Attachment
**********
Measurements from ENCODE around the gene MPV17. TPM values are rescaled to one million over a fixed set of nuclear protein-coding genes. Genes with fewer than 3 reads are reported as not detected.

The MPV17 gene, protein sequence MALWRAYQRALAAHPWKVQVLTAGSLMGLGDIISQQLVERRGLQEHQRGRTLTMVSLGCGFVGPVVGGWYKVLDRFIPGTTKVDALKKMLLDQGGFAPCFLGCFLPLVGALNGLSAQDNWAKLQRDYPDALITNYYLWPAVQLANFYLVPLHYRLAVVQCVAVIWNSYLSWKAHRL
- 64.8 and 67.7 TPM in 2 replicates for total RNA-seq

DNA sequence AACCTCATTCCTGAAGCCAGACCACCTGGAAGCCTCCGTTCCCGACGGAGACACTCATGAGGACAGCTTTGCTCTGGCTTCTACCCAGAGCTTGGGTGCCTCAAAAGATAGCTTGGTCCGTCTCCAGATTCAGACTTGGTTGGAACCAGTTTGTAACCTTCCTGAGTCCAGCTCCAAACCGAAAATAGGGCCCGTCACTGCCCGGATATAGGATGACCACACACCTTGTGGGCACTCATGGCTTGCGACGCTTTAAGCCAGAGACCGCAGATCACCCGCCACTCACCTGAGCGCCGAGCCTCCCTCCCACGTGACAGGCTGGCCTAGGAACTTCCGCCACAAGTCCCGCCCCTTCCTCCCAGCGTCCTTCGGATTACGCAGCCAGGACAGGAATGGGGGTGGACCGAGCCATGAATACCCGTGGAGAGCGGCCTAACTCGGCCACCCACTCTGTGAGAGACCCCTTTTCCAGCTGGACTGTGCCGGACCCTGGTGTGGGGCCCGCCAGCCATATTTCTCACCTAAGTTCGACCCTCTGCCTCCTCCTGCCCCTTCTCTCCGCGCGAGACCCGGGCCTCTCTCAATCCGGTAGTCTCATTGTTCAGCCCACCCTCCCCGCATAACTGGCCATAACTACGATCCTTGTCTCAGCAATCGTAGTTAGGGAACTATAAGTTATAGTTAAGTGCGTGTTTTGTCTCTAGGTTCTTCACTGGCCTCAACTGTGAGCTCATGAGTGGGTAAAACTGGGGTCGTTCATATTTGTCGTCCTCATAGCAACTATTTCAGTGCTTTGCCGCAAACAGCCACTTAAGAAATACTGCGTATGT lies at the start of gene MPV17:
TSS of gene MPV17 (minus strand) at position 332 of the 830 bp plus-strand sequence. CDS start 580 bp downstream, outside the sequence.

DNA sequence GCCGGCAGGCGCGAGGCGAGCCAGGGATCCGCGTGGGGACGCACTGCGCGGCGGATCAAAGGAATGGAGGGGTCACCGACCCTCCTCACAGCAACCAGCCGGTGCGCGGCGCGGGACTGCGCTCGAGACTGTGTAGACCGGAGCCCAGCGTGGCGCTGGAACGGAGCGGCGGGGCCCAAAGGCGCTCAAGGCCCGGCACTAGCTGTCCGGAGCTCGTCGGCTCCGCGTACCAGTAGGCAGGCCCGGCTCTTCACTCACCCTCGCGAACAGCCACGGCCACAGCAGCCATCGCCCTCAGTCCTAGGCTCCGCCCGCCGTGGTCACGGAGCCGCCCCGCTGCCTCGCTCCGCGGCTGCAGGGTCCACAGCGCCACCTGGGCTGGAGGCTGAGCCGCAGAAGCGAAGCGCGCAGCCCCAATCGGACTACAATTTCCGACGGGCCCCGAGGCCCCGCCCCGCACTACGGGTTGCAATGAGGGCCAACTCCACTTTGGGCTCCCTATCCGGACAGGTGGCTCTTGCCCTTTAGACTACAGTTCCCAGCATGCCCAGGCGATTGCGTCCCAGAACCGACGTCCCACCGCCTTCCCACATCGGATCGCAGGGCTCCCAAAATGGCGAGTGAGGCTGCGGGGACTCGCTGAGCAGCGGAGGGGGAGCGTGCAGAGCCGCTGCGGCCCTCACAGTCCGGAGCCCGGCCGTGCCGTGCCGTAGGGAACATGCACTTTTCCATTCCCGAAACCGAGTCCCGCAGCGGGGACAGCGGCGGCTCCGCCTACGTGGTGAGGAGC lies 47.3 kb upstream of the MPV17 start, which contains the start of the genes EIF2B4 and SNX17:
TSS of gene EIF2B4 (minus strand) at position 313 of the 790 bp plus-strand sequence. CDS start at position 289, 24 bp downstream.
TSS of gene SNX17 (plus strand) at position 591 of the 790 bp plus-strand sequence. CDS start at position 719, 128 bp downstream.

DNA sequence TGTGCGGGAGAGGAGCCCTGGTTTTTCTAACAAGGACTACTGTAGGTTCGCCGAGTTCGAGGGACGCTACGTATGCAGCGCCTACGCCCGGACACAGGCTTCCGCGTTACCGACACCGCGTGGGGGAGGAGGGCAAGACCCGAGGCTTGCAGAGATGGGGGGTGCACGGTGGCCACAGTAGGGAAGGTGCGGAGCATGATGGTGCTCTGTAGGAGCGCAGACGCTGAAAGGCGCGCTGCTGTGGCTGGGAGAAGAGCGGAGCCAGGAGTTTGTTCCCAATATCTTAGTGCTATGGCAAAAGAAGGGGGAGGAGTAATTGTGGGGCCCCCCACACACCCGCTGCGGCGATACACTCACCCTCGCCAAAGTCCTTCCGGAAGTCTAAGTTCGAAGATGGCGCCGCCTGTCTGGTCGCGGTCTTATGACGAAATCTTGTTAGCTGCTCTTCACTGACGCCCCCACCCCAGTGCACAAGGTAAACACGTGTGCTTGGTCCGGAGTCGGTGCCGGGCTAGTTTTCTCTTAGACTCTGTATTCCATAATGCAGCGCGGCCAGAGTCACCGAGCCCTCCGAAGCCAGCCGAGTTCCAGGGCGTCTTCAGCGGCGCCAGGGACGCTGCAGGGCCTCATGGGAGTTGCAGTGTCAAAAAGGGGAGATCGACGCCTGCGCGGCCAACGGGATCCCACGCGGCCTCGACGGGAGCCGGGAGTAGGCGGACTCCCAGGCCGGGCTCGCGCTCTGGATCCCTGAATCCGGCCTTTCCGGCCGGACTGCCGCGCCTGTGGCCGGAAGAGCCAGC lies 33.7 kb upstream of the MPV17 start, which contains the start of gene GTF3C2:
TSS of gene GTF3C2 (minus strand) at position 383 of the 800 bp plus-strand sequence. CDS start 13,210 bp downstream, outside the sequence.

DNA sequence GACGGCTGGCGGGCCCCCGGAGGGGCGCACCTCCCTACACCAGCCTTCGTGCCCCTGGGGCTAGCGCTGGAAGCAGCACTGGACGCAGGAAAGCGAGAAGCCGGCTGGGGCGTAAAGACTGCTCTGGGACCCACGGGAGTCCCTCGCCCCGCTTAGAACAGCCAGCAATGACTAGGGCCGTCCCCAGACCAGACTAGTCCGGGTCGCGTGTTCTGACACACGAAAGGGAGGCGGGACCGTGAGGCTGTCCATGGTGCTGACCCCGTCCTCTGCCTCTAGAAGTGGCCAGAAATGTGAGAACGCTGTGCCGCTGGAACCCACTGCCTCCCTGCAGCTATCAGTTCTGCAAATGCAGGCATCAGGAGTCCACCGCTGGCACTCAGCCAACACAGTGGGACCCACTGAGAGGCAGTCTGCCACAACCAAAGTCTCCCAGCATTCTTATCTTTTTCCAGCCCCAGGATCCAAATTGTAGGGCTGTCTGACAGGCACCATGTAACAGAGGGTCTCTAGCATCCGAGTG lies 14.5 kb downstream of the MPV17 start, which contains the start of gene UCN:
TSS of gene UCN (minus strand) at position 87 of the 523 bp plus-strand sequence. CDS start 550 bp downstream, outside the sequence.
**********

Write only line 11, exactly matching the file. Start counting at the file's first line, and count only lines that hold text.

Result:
DNA sequence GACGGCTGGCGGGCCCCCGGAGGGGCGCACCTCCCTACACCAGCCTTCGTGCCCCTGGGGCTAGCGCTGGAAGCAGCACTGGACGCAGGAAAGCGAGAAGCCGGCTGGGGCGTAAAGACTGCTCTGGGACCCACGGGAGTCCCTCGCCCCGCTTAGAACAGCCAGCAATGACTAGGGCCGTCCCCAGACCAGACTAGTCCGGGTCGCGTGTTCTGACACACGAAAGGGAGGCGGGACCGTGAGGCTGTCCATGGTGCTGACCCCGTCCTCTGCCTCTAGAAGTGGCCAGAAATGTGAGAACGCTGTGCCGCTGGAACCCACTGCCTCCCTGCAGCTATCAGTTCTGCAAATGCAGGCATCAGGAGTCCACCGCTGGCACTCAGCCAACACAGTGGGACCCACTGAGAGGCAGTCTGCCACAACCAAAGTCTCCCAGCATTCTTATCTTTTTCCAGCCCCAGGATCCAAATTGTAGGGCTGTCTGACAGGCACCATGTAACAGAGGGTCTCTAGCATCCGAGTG lies 14.5 kb downstream of the MPV17 start, which contains the start of gene UCN: